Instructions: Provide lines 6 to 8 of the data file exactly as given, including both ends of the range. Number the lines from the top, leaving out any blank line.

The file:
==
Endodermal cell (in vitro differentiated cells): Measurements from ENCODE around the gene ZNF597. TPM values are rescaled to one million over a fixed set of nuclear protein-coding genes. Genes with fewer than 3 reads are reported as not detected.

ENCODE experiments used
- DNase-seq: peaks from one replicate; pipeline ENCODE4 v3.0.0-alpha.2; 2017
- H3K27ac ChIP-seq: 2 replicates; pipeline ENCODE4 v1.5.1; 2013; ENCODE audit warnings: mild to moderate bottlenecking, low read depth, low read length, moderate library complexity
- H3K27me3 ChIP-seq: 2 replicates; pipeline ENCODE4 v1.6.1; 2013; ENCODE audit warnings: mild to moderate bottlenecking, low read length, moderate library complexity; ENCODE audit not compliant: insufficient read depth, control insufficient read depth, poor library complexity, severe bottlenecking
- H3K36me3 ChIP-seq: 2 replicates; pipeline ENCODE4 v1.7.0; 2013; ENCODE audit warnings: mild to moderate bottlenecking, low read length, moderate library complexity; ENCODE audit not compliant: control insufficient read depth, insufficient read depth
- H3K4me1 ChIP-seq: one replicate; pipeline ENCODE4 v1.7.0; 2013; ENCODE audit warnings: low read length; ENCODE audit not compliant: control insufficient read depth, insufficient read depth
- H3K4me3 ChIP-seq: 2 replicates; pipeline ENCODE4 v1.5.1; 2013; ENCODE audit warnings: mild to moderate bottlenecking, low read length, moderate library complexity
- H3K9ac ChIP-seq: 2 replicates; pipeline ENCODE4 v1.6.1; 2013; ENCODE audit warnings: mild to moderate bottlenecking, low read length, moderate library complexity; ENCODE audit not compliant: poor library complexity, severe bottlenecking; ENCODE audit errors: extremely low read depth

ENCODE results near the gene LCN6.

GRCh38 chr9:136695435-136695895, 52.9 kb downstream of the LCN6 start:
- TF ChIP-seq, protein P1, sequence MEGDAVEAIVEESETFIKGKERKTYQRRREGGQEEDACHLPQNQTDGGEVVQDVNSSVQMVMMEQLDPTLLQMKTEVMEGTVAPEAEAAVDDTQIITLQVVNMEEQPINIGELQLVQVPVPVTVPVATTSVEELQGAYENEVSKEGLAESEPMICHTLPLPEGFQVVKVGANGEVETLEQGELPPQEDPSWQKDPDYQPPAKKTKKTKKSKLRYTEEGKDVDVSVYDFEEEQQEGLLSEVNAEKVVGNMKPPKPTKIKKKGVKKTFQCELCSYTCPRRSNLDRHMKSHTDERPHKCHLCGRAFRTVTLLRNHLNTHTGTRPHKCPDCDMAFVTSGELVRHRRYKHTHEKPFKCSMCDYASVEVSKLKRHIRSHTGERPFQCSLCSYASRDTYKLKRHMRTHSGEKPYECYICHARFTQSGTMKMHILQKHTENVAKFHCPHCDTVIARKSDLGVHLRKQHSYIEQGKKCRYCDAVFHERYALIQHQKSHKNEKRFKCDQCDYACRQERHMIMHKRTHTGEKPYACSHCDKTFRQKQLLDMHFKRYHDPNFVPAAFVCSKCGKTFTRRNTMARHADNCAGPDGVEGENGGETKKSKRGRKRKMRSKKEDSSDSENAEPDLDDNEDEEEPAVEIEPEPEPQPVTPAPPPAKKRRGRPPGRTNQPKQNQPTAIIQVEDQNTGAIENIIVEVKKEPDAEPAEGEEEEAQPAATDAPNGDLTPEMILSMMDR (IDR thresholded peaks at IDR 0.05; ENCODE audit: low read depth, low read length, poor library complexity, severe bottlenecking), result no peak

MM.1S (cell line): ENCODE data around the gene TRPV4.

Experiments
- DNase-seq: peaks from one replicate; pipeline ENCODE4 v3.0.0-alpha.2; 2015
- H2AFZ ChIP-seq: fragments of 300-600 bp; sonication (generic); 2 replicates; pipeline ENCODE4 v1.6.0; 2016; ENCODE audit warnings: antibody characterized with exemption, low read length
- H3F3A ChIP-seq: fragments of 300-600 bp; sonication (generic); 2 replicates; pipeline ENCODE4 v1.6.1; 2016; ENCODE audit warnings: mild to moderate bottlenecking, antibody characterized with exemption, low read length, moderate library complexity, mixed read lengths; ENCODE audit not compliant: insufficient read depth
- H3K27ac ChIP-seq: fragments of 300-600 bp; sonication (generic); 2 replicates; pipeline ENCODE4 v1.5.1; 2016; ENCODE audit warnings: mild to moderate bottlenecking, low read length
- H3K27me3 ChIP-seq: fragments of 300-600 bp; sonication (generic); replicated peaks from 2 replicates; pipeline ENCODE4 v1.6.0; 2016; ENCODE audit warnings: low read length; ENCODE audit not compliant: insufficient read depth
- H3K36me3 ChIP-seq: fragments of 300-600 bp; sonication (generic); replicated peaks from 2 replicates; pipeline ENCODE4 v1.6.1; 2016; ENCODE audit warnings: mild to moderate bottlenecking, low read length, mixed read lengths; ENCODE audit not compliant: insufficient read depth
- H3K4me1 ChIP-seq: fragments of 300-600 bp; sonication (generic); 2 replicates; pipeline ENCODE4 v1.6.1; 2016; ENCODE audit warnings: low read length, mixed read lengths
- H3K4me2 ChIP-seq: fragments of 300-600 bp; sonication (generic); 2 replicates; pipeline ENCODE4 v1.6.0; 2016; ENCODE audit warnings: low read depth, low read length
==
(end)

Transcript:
- H3K36me3 ChIP-seq: 2 replicates; pipeline ENCODE4 v1.7.0; 2013; ENCODE audit warnings: mild to moderate bottlenecking, low read length, moderate library complexity; ENCODE audit not compliant: control insufficient read depth, insufficient read depth
- H3K4me1 ChIP-seq: one replicate; pipeline ENCODE4 v1.7.0; 2013; ENCODE audit warnings: low read length; ENCODE audit not compliant: control insufficient read depth, insufficient read depth
- H3K4me3 ChIP-seq: 2 replicates; pipeline ENCODE4 v1.5.1; 2013; ENCODE audit warnings: mild to moderate bottlenecking, low read length, moderate library complexity